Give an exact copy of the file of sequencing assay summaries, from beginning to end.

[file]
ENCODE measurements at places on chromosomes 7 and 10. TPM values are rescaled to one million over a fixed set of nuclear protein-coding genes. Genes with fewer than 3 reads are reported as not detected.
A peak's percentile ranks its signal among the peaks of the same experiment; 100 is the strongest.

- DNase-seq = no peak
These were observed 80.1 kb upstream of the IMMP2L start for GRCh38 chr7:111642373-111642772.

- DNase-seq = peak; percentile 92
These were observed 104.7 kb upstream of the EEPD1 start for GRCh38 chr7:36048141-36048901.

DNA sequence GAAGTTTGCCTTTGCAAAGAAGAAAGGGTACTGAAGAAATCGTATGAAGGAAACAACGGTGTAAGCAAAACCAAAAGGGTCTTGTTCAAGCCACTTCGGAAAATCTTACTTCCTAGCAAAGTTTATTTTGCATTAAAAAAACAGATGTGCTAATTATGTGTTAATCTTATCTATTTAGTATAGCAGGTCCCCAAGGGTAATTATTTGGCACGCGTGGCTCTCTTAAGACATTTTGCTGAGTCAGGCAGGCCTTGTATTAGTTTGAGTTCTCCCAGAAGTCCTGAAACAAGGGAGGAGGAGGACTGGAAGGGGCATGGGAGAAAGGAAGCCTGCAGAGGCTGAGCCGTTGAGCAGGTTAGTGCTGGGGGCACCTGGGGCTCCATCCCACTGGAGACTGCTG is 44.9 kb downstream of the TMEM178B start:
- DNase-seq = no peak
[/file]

ENCODE measurements at places on chromosomes 7 and 10. TPM values are rescaled to one million over a fixed set of nuclear protein-coding genes. Genes with fewer than 3 reads are reported as not detected.
A peak's percentile ranks its signal among the peaks of the same experiment; 100 is the strongest.

- DNase-seq = no peak
These were observed 80.1 kb upstream of the IMMP2L start for GRCh38 chr7:111642373-111642772.

- DNase-seq = peak; percentile 92
These were observed 104.7 kb upstream of the EEPD1 start for GRCh38 chr7:36048141-36048901.

DNA sequence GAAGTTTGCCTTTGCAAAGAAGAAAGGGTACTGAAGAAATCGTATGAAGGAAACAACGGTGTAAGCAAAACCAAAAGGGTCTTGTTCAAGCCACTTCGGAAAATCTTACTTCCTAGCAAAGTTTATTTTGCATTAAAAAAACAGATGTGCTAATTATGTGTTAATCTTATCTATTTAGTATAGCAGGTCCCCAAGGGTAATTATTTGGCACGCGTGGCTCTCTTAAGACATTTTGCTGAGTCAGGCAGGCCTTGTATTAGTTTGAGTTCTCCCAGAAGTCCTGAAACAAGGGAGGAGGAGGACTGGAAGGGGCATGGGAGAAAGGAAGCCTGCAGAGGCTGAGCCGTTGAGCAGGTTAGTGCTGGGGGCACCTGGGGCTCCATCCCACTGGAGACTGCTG is 44.9 kb downstream of the TMEM178B start:
- DNase-seq = no peak